In Which I Take on a Nobel Laureate
Paul Krugman goes after arguments that the public option is not an important part of health care reform this morning. A central point of Krugman’s is that the public option will significantly reduce costs, which is an argument that I have had a hard time understanding. Considering that Krugman knows about 10,000 times more than I about this subject, I was hoping to see something that gave a convincing explanation as to the mechanism by which a public option would significantly reduce costs, thereby making its impact on the ever-increasing federal deficit acceptable.
Krugman left me sorely disappointed, though. He gives three reasons why the public option is important, although the third reason is by Krugman’s admission purely political and also dependent on the correctness of the first two reasons. Krugman also engages in some straw manning by claiming that “the argument against the public option boils down to the fact that it’s bad because it is, horrors, a government program.” While this may be true of the Palinites and a lot of the town hall protesters, it is hardly the only reason to have problems with the public option – one can be opposed to the public option on the grounds that its likely benefits do not justify the costs.
Anyhow, the two non-political reasons Krugman thinks the public option is important are: “the huge overhead of the private insurers, much of which involves marketing and attempts to cherry-pick clients,” and “a public plan would probably provide the only real competition in many markets.” These two reasons are pretty much the same reasons I’ve seen given by other public option advocates for months, and Krugman doesn’t put much effort into elaborating on the mechanism by which the public option is supposed to have much effect beyond a blanket statement of “less overhead, more competition.”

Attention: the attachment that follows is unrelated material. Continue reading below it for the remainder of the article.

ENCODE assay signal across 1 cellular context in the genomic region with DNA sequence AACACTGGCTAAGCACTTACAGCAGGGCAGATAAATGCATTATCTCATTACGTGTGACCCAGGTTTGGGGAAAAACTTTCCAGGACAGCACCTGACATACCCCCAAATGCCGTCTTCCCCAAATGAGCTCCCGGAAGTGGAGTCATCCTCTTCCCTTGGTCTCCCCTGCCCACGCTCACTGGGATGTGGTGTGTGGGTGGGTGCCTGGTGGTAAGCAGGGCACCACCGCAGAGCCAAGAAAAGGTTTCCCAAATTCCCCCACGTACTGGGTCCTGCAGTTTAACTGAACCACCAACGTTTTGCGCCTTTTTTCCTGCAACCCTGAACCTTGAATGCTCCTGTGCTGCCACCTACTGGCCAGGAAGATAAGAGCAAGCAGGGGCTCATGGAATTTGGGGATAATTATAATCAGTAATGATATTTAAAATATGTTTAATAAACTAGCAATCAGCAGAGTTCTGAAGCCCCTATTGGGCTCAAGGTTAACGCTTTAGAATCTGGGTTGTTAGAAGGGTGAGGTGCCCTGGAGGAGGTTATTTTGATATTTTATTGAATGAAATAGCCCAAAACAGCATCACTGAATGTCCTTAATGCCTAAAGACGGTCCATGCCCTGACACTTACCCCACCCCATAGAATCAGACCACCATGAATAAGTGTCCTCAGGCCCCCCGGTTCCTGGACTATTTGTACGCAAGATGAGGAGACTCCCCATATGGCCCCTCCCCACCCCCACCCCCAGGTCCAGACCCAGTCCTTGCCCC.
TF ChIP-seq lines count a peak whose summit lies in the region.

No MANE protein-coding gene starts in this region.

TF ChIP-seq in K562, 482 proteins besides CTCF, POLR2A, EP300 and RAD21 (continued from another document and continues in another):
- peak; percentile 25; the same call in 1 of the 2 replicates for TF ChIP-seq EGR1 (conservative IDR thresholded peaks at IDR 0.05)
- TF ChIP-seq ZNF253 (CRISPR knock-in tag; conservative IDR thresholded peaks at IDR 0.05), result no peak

I’m willing to be convinced otherwise, but without some kind of elaboration, these two claims about the public option seem quite exagerrated.
First, in terms of the overhead issue, Krugman is ignoring that any public option is going to wind up investing pretty heavily in advertising itself if it’s going to be successful. It has to provide the public with information by which it can let the public know that it’s out there and how to sign up, and how it’s so well-worth signing up for, pretty much like the Post Office, Amtrak, and public universities do. So it’s difficult to see how the public option would meaningfully result in a reduction of marketing overhead costs. Meanwhile, although I have no illusions about the bureaucracy that is the health insurance industry, it’s difficult to see how the federal government would be significantly less of a bureaucracy. The only way I can see this happening is if the public option is set up in a way where it will deny fewer claims; the problem with this is that paying more claims has its own costs associated with it. This makes it highly likely that any reduction in bureacracy (and I’m skeptical that there would be any reduction) would only have the effect of shifting costs, not reducing them. To be sure, there may be a strong normative argument for such a cost shift, but I don’t see how it would actually reduce costs overall.